The EORTC recently has reviewed clinical and pathologic risk factors for recurrence in DCIS lesions treated on trial 10853.17 On multivariate analysis, age, clinical presentation, margins, architecture, and adjuvant radiotherapy were all significant factors in predicting for local recurrence. Lesion size was not a significant prognostic factor, but only approximately 25% of lesions had a measured dimension and of these, greater than 90% were less than or equal to 2 cm in size. In addition, the trial eligibility did not require exact reporting of margin width; therefore, it was not designed to identify a margin width with which it is safe to treat with WLE alone. Of note, the trial does show a local recurrence rate of 18% for patients treated with WLE alone who underwent a reexcision showing no evidence of residual DCIS. This raises concerns regarding surgical misses of excisional cavities as well as of underappreciation of multifocality of disease. In many series, a reexcision with no residual DCIS is considered for reporting purposes a specimen with greater than or equal to 10-mm margins. In addition, high rates of local failure are seen in high-risk groups, such as those patients with high nuclear grade or positive margins, with or without the use of adjuvant radiotherapy. This suggests that in these high-risk subgroups, the volume of residual DCIS may be routinely underestimated and too large to be sterilized by adjuvant radiation.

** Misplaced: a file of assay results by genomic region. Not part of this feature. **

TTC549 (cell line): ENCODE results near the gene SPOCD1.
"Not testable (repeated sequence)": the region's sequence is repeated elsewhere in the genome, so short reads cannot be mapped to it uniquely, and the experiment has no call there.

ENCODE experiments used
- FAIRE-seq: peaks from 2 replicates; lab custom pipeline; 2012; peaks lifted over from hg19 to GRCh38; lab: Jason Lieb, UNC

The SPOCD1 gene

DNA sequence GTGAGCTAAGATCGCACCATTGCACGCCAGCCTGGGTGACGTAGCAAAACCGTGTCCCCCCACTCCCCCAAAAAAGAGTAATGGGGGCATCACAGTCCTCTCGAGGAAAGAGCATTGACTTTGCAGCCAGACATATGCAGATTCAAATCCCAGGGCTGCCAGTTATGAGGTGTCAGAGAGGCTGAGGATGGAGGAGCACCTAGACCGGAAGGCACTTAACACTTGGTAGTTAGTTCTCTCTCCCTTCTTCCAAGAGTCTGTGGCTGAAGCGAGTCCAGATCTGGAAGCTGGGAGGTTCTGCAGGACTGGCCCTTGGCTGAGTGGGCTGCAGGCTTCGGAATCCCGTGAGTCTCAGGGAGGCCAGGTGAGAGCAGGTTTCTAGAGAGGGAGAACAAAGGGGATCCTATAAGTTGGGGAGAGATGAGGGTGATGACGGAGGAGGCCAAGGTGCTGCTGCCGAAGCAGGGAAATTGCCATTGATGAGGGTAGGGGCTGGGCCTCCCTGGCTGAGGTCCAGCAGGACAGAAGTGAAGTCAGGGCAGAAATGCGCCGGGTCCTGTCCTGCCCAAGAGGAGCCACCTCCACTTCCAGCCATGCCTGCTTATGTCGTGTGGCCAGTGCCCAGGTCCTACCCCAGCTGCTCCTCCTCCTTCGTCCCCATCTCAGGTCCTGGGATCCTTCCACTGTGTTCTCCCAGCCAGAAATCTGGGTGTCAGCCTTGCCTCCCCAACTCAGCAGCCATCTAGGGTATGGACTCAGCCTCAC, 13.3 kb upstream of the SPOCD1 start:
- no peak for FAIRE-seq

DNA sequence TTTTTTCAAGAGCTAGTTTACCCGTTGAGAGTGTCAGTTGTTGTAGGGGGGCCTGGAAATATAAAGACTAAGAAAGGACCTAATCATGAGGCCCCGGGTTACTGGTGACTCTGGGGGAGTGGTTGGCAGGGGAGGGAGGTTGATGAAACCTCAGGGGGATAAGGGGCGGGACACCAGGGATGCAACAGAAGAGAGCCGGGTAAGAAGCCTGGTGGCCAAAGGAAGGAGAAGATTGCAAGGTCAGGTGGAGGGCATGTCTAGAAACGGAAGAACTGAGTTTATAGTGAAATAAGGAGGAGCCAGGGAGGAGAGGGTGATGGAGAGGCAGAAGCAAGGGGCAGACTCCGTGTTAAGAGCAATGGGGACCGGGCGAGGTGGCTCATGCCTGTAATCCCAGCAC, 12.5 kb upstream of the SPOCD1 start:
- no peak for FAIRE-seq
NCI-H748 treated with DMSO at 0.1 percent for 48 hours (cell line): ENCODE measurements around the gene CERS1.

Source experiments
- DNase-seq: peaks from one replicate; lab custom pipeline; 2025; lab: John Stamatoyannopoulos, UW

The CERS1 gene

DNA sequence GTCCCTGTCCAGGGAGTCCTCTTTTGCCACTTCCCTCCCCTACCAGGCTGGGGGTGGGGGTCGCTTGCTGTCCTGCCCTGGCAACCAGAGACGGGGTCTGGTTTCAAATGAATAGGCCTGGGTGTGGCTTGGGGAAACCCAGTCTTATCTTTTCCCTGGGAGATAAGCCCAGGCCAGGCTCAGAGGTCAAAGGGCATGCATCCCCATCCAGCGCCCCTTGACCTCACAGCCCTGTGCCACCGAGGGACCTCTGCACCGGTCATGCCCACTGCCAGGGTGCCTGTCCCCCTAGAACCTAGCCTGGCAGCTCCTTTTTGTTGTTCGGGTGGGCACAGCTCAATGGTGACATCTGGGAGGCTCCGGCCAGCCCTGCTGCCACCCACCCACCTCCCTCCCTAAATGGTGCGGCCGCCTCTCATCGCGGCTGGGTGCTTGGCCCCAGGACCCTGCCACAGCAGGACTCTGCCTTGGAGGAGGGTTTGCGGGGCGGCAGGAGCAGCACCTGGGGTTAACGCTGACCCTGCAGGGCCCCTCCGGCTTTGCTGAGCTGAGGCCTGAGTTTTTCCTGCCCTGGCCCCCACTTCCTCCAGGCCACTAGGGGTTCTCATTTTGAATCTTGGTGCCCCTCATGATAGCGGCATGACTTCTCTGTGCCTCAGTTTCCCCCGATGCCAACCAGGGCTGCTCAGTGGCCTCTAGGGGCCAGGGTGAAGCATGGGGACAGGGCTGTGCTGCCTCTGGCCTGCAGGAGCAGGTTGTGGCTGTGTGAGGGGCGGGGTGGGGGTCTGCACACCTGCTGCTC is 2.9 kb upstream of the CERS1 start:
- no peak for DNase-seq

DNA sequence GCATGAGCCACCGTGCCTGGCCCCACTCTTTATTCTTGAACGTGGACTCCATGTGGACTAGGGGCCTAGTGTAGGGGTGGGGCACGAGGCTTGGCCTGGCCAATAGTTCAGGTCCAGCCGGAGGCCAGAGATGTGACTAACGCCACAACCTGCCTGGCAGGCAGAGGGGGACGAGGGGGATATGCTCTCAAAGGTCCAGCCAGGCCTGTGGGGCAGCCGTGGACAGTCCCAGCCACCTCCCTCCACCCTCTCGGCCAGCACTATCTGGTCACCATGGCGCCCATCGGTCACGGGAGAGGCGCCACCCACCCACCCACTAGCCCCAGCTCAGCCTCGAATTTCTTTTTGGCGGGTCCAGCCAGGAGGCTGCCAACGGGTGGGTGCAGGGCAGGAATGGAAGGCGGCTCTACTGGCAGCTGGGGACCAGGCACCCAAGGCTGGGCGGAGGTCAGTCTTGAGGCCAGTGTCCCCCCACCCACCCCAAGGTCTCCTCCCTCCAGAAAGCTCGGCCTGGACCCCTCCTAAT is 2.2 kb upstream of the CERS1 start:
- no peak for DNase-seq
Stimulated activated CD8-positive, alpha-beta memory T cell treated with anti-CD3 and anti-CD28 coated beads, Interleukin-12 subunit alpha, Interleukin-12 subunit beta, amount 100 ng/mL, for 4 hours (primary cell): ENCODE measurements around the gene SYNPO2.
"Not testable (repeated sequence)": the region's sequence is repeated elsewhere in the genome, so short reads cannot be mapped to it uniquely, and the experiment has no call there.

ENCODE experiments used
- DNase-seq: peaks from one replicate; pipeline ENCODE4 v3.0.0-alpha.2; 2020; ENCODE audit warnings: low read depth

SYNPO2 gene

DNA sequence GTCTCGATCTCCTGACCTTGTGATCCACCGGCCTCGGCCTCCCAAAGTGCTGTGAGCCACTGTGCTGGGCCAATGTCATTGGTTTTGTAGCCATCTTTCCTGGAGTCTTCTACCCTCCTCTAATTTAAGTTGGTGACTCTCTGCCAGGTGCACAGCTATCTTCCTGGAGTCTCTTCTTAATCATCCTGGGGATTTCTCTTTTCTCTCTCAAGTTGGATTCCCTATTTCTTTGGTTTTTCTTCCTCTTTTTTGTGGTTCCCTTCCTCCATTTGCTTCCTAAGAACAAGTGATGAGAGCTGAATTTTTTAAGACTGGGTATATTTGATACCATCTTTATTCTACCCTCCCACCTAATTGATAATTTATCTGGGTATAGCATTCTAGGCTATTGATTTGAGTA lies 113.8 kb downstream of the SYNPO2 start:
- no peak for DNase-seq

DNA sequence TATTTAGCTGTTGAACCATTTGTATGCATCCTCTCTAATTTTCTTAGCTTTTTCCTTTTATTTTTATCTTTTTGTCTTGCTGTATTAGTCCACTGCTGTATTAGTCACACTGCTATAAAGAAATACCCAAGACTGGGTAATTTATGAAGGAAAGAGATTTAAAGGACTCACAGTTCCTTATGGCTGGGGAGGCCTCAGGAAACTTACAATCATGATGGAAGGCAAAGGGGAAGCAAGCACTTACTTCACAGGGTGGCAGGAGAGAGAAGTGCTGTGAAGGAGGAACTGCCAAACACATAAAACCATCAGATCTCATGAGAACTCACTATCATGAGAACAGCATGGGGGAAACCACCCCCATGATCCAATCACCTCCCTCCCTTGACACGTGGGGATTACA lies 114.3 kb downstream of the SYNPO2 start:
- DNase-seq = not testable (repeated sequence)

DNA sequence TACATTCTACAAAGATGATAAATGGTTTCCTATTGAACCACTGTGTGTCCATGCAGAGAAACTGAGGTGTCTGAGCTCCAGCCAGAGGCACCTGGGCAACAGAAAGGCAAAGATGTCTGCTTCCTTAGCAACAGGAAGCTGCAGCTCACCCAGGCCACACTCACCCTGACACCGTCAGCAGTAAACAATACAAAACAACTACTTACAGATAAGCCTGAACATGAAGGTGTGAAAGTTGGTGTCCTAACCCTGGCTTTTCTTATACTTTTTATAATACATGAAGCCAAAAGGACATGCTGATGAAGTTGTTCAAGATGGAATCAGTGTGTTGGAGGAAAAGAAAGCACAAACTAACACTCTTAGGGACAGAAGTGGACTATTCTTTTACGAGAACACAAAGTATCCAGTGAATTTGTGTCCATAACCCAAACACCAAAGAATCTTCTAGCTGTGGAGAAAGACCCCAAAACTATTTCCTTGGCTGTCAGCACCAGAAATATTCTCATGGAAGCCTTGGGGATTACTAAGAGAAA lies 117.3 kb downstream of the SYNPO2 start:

A retrospective analysis of a patient series from the Memorial Sloan-Kettering Cancer Center has shown age, comedo subtype, grade, margin status, and the use of postoperative radiotherapy all to be significant predictors of local failure on univariate analysis. On multivariate analysis, however, only margin status remained significant.18 Others have largely confirmed these risk factors.11–14, 19, 20 Of potential prognostic factors, margin width has garnered the most attention, both because of the proposal that this is the dominant factor in predicting for local recurrence with WLE alone5 and because of the finding that this is the only potential risk factor that can be influenced by physician intervention.